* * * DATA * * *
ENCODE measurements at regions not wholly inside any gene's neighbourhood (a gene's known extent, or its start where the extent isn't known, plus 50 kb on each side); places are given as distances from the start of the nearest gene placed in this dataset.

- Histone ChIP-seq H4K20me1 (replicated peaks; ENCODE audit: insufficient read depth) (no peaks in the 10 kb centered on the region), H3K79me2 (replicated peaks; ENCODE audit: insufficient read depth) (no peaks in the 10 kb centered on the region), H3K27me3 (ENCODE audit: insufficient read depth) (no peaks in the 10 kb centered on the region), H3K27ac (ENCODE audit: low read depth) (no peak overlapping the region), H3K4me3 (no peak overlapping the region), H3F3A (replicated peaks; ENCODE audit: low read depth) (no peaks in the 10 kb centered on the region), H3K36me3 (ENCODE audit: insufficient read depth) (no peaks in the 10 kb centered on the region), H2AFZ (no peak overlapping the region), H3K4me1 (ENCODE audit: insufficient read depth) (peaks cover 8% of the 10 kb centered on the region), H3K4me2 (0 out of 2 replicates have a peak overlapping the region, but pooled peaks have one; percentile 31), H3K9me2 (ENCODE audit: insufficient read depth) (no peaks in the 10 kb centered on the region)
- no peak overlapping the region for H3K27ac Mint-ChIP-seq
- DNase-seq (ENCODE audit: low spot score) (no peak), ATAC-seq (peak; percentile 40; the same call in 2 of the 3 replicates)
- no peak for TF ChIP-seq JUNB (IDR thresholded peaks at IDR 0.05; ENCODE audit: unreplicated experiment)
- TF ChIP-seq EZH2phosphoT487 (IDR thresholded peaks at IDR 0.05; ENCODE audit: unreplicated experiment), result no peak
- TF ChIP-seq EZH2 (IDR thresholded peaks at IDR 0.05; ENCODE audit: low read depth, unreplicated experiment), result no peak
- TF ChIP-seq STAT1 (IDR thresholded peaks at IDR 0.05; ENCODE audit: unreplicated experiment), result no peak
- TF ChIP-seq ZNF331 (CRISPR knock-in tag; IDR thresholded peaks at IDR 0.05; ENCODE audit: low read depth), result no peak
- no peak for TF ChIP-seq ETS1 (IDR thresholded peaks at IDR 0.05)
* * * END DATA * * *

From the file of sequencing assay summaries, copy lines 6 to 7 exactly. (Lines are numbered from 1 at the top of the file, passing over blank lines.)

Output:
- TF ChIP-seq EZH2phosphoT487 (IDR thresholded peaks at IDR 0.05; ENCODE audit: unreplicated experiment), result no peak
- TF ChIP-seq EZH2 (IDR thresholded peaks at IDR 0.05; ENCODE audit: low read depth, unreplicated experiment), result no peak